International Organizations and Environmental Policy

By Robert V. Bartlett; Priya A. Kurian et al. | Go to book overview

recommendations. Top management has also increasingly used the bully pulpit to persuade both the institution and the borrowers that environmentally unsustainable development is uneconomical, even immoral.


CONCLUSION: LEARNING AS A POLITICAL PROCESS

Learning addressed two requirements: rebuilding favorable political coalitions and improving performance. The Bank approached both tasks first through error correction, which took different forms depending on the political dynamics at work. The EA directives enabled REDs to stop projects in their tracks. In some cases, the Bank took dramatic action as when it suspended disbursements for the first time in 1985 for environmental reasons or cancelled a loan on similar grounds for the first time in 1989. This procedure remains rare, however. Only after years of controversy, pressures from donors and NGOs, and the release of a critical report ( Morse and Berger, 1992), did the Bank withdraw its financial support of the Sardar Sarovar project in India. (This report demonstrated a remarkable and unprecedented willingness to look publicly and extensively into its record.) In other cases, error correction meant banning some activities outright. In June 1986 it decided to stop lending for projects in fragile ecosystems and in July 1991 declared an end to support for commercial logging in tropical forests. Although blanket interdictions are probably the easiest way to avoid controversies and promote bureaucratic compliance, they are not necessarily the best means of promoting environmentally sustainable development. Countries need foreign exchange. Yet Operations finds it more appealing since such blanket policy rids it of complicated headaches.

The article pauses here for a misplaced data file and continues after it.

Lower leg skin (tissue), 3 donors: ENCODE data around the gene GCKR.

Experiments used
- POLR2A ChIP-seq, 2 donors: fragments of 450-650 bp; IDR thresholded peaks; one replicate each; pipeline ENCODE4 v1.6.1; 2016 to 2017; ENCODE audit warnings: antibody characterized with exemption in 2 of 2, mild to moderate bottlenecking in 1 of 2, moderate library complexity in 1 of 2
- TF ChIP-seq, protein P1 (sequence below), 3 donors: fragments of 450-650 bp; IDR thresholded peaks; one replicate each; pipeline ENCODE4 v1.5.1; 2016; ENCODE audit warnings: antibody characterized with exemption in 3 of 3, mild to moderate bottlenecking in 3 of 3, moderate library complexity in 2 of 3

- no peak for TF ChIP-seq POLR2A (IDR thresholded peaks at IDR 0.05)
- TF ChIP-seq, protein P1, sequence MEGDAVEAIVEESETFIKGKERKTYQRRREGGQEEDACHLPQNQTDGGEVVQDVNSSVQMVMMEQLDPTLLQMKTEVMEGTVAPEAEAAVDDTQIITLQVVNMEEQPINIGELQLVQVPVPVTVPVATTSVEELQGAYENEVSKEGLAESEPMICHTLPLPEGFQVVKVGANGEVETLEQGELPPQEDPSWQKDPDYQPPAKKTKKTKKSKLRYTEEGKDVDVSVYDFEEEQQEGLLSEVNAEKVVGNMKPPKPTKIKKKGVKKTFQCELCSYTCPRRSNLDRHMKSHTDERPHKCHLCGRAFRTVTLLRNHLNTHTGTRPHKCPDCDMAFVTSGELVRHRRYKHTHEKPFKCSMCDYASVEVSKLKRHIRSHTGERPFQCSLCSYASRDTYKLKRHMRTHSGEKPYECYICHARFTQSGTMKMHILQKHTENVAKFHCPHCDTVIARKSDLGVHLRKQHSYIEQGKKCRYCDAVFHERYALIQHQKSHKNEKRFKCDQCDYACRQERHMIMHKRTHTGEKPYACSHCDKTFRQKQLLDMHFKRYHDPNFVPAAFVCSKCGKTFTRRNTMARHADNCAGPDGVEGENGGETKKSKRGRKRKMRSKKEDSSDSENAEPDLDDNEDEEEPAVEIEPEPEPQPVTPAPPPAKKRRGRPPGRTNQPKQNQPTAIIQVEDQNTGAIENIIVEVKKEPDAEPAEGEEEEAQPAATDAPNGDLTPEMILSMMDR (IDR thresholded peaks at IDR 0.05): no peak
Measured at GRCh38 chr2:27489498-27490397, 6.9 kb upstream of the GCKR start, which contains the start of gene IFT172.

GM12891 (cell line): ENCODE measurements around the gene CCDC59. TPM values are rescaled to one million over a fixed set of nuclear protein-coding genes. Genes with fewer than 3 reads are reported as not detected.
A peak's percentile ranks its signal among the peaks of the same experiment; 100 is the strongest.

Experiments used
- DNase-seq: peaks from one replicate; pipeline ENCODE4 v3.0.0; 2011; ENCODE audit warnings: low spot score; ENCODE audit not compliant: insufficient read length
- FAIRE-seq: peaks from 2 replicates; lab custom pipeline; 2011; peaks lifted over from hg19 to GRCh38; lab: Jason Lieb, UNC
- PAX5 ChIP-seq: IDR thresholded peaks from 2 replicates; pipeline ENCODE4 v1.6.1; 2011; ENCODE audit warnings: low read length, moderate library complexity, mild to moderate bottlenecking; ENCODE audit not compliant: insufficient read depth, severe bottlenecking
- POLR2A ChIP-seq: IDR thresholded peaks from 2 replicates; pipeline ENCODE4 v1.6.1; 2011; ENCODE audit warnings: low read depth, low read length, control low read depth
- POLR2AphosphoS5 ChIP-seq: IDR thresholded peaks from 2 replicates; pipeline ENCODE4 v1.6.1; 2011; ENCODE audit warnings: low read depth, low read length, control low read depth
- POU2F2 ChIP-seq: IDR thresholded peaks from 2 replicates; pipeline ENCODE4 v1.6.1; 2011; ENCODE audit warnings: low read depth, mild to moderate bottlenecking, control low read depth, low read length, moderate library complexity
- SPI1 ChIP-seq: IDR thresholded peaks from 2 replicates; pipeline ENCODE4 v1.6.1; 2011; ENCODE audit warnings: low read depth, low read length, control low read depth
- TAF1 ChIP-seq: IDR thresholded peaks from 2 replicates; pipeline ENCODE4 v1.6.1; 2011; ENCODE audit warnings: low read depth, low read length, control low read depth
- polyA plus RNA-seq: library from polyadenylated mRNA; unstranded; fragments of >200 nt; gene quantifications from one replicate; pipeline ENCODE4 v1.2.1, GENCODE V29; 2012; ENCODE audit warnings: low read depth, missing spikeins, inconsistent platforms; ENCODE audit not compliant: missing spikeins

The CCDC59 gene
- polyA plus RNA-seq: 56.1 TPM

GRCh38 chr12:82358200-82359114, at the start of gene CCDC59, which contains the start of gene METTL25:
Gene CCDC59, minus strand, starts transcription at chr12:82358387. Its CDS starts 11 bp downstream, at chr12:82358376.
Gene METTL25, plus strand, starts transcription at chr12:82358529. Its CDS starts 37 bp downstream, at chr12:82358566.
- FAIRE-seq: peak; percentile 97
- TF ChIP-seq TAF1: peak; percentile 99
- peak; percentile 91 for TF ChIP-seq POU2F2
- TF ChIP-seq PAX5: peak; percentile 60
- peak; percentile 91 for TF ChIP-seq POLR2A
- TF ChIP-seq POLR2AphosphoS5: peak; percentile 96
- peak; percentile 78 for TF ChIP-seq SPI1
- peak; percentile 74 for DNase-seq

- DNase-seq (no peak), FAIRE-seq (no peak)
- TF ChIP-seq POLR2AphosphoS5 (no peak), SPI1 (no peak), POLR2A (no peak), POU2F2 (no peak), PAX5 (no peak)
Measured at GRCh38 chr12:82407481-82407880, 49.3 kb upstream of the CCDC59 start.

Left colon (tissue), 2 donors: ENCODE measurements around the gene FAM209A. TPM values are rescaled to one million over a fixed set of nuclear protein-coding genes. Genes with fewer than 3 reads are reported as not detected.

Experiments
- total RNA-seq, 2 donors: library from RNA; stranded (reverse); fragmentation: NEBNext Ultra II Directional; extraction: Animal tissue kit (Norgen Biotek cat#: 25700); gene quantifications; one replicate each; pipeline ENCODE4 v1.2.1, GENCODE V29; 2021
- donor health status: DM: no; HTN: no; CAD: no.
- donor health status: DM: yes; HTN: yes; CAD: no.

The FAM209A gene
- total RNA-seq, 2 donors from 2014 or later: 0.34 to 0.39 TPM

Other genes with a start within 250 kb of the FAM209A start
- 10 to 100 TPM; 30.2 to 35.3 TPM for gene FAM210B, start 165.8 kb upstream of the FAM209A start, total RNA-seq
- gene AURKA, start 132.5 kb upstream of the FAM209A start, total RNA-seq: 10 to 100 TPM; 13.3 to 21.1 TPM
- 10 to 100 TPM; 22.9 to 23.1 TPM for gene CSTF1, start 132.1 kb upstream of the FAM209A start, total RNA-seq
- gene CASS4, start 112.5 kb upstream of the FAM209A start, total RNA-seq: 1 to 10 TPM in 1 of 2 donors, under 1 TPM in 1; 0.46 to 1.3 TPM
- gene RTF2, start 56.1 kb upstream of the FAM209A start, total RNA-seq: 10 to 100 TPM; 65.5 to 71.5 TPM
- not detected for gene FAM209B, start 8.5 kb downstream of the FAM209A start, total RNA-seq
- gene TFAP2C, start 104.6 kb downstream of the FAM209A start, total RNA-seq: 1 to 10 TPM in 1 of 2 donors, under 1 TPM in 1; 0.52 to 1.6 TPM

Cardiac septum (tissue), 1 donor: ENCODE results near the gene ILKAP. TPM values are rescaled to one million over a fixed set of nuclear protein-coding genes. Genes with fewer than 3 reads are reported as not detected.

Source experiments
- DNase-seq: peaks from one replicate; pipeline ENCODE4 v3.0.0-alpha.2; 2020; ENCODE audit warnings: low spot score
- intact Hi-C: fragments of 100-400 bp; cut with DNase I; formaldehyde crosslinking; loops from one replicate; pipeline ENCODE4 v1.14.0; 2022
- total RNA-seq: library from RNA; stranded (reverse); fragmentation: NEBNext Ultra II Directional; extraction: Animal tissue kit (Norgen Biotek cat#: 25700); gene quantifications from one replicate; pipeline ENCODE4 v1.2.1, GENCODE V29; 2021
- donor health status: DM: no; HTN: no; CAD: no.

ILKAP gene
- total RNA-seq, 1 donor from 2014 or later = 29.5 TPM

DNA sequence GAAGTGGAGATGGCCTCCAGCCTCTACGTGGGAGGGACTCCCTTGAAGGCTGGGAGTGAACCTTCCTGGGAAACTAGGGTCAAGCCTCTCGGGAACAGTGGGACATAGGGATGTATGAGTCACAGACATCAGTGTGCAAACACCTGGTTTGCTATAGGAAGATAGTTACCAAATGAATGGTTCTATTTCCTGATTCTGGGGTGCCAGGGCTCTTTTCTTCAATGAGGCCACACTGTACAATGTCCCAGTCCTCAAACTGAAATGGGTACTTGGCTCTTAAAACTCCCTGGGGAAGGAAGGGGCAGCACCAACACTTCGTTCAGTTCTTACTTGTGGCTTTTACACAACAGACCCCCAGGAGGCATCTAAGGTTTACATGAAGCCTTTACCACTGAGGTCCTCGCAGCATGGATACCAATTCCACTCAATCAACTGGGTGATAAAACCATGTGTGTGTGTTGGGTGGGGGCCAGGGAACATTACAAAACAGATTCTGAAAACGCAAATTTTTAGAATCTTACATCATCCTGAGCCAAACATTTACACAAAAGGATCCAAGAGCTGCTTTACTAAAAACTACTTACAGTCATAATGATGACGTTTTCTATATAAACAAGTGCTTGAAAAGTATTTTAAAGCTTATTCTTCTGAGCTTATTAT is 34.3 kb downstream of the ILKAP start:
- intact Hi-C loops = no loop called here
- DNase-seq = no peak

Environmental assessments seek to change the norms that govern behavior. The Bank promotes a new model of the world around a classical economics approach to environmental issues. Much has been learned about the sociological, cultural, and political contexts of sustainable development. EAs, especially sectoral ones, are potentially powerful instruments of change and can serve as primary vehicles for reorientation.

More important though, learning is essentially a political process. Consensual knowledge and stable coalitions are important when they foster common expectations about the organization's performance. The Bank has acted chiefly when it could make an economic, social, or political link between environmental degradation and human welfare. EAs aim to facilitate the development of political consensus inside and outside the Bank in order to minimize future political controversies; their content then becomes secondary. Organizations that learn are able to create environments they can control.

The Bank hopes to improve performance by limiting its involvement in controversial projects, by creating the conditions for effective national implementation of agreed-upon procedures, by internalizing environmental

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